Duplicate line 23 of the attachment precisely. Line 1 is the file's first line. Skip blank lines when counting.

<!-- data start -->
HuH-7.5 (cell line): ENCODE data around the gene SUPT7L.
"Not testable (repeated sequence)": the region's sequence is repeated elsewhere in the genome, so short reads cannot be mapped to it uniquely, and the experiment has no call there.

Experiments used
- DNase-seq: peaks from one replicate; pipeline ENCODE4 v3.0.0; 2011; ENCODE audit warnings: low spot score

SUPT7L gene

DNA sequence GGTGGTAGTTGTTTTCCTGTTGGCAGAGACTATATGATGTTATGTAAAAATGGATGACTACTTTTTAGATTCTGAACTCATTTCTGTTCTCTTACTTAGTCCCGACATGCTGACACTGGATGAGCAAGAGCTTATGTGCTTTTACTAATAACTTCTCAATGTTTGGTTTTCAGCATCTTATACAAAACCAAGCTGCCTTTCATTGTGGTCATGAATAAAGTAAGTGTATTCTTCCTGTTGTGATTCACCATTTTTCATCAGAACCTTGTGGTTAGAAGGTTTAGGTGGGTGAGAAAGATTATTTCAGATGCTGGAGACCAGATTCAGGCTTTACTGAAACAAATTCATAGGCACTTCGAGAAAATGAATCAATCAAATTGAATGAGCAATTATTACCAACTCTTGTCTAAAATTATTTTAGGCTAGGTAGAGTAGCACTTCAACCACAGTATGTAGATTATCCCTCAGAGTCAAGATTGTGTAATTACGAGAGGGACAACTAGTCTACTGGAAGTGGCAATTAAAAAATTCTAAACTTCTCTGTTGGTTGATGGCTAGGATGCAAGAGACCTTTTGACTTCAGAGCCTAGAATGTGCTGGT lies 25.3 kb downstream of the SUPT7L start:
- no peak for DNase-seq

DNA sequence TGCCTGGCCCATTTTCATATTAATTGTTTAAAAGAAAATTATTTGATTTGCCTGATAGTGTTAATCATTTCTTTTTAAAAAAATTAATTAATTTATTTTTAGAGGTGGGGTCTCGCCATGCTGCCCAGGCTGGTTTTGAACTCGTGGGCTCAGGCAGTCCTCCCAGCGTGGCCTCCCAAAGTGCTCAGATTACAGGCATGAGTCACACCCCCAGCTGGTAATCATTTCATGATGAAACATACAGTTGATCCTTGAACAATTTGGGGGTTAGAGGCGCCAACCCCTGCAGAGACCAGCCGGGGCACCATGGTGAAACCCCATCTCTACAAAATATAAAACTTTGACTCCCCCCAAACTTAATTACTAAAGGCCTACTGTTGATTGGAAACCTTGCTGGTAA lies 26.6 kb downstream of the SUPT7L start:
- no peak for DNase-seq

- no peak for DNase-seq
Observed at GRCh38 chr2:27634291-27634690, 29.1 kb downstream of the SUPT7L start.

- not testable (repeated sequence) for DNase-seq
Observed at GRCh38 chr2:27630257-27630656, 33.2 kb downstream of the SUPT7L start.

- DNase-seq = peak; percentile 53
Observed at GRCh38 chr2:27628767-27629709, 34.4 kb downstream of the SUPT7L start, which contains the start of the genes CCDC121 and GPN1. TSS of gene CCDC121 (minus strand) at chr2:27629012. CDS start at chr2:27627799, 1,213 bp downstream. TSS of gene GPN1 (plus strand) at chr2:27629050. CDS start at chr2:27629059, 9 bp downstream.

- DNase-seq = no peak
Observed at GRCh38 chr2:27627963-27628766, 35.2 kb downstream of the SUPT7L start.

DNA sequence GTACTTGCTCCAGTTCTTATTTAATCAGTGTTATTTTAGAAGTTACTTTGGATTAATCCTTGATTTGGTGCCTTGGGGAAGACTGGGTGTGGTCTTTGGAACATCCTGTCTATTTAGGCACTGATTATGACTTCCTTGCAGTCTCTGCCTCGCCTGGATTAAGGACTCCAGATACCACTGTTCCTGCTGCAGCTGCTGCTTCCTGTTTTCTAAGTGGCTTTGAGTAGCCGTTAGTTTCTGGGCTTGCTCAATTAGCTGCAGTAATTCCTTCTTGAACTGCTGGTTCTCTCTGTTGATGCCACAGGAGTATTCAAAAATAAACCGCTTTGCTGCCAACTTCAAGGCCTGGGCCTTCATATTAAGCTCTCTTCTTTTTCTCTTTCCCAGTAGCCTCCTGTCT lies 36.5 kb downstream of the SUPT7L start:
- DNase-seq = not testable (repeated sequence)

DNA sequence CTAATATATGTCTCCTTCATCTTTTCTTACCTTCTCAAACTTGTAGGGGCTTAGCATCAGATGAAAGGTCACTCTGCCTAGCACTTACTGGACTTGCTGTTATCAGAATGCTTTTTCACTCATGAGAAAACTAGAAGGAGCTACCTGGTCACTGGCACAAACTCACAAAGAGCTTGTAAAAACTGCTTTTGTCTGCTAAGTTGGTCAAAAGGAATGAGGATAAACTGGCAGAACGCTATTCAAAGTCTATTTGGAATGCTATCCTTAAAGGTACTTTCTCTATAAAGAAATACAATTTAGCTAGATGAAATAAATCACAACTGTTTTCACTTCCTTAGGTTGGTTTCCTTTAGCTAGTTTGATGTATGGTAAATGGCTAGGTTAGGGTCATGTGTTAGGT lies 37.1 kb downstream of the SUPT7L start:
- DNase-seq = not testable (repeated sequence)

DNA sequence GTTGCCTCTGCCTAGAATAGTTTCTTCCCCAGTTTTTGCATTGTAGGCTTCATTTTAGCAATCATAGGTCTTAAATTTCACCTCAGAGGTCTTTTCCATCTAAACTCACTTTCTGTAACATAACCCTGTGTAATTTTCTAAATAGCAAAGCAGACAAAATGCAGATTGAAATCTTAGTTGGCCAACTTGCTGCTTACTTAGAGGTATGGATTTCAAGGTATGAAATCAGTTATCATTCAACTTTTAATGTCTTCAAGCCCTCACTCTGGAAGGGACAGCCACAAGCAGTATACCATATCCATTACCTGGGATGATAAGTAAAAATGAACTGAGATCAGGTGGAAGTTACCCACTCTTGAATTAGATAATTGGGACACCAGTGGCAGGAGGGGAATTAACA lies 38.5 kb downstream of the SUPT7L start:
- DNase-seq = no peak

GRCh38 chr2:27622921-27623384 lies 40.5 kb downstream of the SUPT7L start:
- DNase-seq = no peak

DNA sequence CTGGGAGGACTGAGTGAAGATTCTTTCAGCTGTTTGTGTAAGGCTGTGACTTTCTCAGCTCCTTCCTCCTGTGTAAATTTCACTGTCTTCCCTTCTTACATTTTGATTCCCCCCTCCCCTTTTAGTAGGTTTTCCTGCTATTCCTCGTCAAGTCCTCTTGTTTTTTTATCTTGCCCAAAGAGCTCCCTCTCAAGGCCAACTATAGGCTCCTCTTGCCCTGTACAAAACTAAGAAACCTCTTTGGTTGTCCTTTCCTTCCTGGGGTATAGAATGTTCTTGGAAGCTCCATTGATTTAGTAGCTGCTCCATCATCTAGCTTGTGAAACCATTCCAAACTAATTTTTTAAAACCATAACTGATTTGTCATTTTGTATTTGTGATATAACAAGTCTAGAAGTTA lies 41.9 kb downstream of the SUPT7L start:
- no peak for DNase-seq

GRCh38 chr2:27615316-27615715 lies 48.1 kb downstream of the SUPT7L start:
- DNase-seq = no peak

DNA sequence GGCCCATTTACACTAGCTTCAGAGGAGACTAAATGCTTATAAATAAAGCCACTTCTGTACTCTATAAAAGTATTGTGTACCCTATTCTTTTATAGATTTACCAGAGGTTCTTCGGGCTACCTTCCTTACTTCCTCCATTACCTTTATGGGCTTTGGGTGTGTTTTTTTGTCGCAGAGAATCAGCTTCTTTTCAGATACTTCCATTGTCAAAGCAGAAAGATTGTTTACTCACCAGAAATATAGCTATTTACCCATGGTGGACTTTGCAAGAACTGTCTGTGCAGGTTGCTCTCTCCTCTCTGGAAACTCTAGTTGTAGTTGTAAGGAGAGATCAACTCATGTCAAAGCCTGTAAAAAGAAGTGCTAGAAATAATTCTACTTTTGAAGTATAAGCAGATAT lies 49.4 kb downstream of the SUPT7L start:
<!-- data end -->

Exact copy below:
- DNase-seq = no peak